Mason MBA project leads to relationship with DC Water
Posted: September 22, 2016 at 8:00 am, Last Updated: September 21, 2016 at 11:50 am
By Damian Cristodero
Maureen Holman, chief of sustainability at DC Water, is eager to work again with students from George Mason University, and hopes George Mason and DC Water broaden a budding partnership.
Holman collaborated with four Mason Executive MBA students whose capstone project explained how DC Water could use a microgrid to ensure a constant flow of power to its Blue Plains facility.
The project was so well-received by DC Water executives it was presented to the Board of Directors’ Environmental Quality and Sewer Services Committee. Holman said the response was favorable.
“To bring in a bit of outside perspective on the redundancies from a business perspective was very valuable,” she said. “I hope this is the start of a continuing relationship with Mason, specifically relating to critical infrastructure.”
Though relatively rare at water utilities, microgrids are gaining popularity with municipalities and businesses dependent on outside power sources because they can operate independently. These electricity distribution systems ensure operation during power failures by distributing energy generated on-site.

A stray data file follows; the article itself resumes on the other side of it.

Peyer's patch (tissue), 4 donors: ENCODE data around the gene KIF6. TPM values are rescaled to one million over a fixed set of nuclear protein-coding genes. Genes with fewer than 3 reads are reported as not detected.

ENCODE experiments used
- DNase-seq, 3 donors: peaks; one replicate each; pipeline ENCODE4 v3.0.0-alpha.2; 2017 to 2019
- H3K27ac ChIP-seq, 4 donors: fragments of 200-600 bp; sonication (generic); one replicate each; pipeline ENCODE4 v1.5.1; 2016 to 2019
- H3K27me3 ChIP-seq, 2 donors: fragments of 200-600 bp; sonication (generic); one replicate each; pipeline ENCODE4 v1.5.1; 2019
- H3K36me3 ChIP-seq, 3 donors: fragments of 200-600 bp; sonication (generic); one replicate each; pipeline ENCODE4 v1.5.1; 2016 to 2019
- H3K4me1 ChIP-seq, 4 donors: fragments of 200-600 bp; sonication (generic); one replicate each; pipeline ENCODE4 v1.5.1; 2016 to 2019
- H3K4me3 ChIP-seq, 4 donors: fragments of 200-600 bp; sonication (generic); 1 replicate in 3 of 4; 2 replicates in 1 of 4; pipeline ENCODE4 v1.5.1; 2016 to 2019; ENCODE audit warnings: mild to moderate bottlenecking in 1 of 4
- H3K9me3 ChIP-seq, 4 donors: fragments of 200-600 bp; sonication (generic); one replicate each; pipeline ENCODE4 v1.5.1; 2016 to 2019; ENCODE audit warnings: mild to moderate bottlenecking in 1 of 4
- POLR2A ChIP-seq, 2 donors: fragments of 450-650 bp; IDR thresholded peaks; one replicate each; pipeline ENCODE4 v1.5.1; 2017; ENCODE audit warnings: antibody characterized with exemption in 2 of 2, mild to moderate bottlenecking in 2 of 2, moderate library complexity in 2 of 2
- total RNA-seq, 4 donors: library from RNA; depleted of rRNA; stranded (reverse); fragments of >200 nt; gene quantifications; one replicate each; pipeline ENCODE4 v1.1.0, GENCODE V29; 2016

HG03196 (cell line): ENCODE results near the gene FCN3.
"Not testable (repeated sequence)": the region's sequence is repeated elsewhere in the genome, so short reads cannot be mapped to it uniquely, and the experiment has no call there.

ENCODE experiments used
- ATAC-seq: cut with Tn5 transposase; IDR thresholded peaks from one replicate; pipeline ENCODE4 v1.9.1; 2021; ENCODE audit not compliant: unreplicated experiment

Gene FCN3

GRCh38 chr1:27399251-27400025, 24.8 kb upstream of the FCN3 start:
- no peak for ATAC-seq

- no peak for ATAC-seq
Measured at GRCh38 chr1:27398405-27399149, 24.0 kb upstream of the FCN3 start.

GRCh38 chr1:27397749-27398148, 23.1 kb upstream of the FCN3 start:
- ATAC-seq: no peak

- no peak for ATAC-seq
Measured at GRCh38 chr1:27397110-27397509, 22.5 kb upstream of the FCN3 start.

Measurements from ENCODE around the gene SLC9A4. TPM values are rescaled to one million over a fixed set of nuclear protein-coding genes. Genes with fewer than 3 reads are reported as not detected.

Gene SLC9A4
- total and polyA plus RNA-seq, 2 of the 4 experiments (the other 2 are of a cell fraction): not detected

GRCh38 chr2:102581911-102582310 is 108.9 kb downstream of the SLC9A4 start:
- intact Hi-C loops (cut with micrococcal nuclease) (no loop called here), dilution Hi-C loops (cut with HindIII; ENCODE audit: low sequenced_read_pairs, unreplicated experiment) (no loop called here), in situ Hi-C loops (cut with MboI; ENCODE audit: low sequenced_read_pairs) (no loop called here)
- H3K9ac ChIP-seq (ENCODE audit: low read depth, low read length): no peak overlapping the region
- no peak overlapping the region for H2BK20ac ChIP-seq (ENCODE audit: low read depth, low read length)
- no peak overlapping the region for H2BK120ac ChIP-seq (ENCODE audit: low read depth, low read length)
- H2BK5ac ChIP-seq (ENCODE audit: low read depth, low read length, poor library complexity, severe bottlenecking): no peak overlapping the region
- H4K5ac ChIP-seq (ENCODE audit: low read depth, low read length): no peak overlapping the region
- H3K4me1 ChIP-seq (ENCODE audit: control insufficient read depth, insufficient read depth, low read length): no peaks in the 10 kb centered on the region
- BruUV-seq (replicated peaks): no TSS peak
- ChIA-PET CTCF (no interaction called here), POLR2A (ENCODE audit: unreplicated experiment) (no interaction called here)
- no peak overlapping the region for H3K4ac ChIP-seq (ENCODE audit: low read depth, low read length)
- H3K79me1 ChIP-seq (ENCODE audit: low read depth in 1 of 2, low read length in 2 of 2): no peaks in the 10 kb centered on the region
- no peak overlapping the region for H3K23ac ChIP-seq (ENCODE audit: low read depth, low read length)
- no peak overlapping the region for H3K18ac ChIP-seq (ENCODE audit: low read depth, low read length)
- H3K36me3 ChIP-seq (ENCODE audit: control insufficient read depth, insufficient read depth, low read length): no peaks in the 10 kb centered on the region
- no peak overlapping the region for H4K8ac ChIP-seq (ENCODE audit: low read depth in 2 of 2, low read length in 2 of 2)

The students in Mason’s critical infrastructure and management track who developed the plan are not business novices. Luke Robertson is an engineer in the U.S. Department of Defense. Kim Schubin is chief operating officer of a defense contracting firm. Robert Cross works in cybersecurity, Andrew Rovnak in photo imaging.
Each entered the Executive MBA Program to hone their business and leadership skills.
“A wonderful program,” Schubin said. “I would do it again.”
DC Water already produces energy by treating and burning some of the sludge that comes into Blue Plains. The utility also has discussed installing solar panels. But as Cross explained, “Those are just power-generating sources unless you can distribute them back to the facility. The microgrid provides that capability. Otherwise, you would have to wire in each individual component to disperse that power.”
“They’ve spurred further thinking on this one, “ Mark Troutman, director for Mason’s Center for Infrastructure Protection and Homeland Security in the School of Business, said of his students. “It’s going to be really useful for DC Water.”
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